Improve Your Sleeping Posture To Keep Tension Headaches Away – And How To Do It

Let’s talk about something you probably haven’t given much

thought to: the posture you sleep in. I’ve helped many patients cure

themselves of tension headaches by getting them to modify their

sleeping positions.

When you turn in for the night, you probably don’t fall asleep in a

sitting position. Yet when most people sleep, they adopt a posture

that is almost the same as when they’re sitting in a chair. Their

heads are down and shoulders are forward; they kind of tuck

themselves up and in.


When you sleep like this, you’re stretching your back out and

bringing your chest, arms and neck in. As a result, you’re causing

these muscles to tighten up overnight.

Granted, you’re not putting that much of a strain on these muscles,

as they don’t have to hold up your body and support it when you’re


However, your body adapts to the position you assume at

night. So, if you sleep all curled up, the front of your body will begin

to tighten up and the back of your body will begin to stretch.

That’s just the opposite of what you’re trying to accomplish during

the day. You want to stretch the front of your body and tighten up

your back. By lying on your side and curling up, you’re tightening up

the front of your body.

If you lie on your stomach – which is no good for your lower back –

you’re head’s usually twisted to one side. While that will increase the

flexibility of one side, it’ll tighten up the other.

If you put your arm over your head while you’re sleeping on your

stomach, you’ll stretch the front of your body. Unfortunately, you’ll

also cut off circulation there because you’ll be pressing on the

collection of nerves of the brachial plexus and the brachial artery,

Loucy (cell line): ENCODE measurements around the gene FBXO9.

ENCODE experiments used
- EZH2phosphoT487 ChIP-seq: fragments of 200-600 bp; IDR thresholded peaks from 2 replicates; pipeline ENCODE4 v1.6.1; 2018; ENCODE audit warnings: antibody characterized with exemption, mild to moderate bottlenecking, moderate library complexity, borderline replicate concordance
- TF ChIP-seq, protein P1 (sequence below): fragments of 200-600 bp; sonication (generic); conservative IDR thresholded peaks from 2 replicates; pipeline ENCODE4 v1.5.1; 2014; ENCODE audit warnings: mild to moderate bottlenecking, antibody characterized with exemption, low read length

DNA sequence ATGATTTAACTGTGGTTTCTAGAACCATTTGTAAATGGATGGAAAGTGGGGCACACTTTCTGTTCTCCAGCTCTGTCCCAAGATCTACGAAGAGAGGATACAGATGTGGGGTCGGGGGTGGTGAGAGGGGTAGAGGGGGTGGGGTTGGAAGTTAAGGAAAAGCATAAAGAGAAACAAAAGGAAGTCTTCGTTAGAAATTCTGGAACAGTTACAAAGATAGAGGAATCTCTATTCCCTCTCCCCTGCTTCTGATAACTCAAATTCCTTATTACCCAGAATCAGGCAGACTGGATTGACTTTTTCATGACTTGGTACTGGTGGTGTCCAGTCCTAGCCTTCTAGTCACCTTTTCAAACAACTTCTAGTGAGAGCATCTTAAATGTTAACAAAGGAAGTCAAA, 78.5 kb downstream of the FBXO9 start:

which supplies blood to the lower extremities.

So, sleeping on your side may be good for your back, but it’s no

good for neck, upper back, shoulders and chest.


What you need to do is sleep in a position that duplicates the kind

of posture that you want to have during the day: shoulders back, head

straight. Your ears should be in alignment with your shoulders, which

should be in alignment with your elbows, which should be in

alignment with your hip, knee and down through your ankle.

Obviously, the only way to maintain this positioning is on your back.

Sleeping on your back represents a neutral posture; it represents a

very straight posture that ensures that your body stays in alignment.

If you can keep your body in alignment, it won’t stretch or tighten up

while you sleep.

A lot of people wake up with stiff necks, with their chests kind of

tight and sore. Maybe their backs ache a little bit. The reason: They

sleep all curled up, which causes their neck, back and shoulder

muscles to stretch and tighten up.


Do you toss and turn all night? If you do, it’s because your muscles

are tightening up as you sleep. What’s happening is you’re cutting off

blood flow to them because you sleep all curled up. As a result, they

get stretched out and tight. This causes them to become fatigued and


These spasms cause the muscles to squeeze down on blood

vessels, which deprives them of blood. Your tossing and turning is

your body’s way of repositioning itself so blood flow to these